00:18:56   and there's not, like, while venture capital has, you know, it's a lot of money,

00:18:59   and you think about these deals where you hear even a small deal is, like,

00:19:03   five million dollars or ten million dollars, like, when you start,

00:19:06   if that's suddenly being spent on ten people, and their, you know,

00:19:10   the overhead and the staffing of that, it's actually not that much time you have.

00:19:14   But being, sort of taking the indie approach, it's, like,

00:19:16   the thing that I like is, like, my runway is very long,

00:19:20   and I'm in this for the, you know, for the very long, the very long term,

00:19:25   because all I need to do is cover my living expenses.

00:19:27   All I need to do is have this baseline level of income

00:19:32   that is much more sustainable, much more obvious than if I'm, you know,

00:19:35   someone's coming in and saying they're going to invest five million dollars,

00:19:38   and they expect that in three years the company will be worth 25 million dollars.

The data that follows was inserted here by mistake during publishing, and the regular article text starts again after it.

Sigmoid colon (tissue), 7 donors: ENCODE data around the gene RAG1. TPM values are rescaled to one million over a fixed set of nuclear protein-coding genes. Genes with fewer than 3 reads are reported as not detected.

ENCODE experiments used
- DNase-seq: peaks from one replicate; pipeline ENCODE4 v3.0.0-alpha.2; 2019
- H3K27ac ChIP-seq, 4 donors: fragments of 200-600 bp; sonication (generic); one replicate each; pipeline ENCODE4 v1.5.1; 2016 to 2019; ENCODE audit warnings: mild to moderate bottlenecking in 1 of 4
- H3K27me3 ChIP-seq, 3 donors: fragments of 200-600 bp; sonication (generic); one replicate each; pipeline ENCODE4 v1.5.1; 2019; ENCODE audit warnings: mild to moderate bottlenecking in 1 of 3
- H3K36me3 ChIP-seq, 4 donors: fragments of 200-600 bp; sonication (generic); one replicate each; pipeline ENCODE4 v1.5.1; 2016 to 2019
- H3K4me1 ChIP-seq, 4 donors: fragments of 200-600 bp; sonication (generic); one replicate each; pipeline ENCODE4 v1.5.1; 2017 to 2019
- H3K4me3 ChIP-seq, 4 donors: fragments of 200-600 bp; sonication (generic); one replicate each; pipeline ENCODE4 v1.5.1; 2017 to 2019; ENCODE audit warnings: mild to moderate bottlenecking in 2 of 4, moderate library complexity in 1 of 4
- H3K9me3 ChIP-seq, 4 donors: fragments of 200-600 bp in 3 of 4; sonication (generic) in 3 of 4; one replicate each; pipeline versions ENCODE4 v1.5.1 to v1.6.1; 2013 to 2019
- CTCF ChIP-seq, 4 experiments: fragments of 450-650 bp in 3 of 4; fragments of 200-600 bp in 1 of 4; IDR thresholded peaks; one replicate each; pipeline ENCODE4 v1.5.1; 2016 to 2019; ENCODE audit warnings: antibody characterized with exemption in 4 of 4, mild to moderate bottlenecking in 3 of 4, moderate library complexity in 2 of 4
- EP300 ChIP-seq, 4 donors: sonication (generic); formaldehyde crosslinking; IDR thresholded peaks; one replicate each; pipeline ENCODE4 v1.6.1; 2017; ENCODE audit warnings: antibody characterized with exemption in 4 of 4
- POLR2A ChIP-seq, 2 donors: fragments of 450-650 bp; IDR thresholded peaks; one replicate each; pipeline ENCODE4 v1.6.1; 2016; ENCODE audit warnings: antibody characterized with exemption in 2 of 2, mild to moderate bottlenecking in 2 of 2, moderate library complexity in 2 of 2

00:19:43   Like, that difference is such a higher risk investment,

00:19:47   such a higher sort of complexity thing, versus coming in sort of on the indie level

00:19:52   where the expenses are so small that it doesn't,

00:19:56   I don't have that pressure on me in the same way.

00:19:58   And if I, you know, and I think this is something that was really interesting

00:20:01   watching you with Overcast, is that I don't have to have the fear, necessarily,

00:20:06   that I get the business model right the first time.

00:20:10   Like, you changed the model, the business model with Overcast many times,

00:20:14   and it was fine, and it was, you know, it's like you could take your time with it,

00:20:17   you could give each approach a little bit of air to breathe,

00:20:20   see if it works, and then be like, hmm, you know, maybe that's not quite what I want.

00:20:24   Let me try this other slightly different thing and kind of adjust.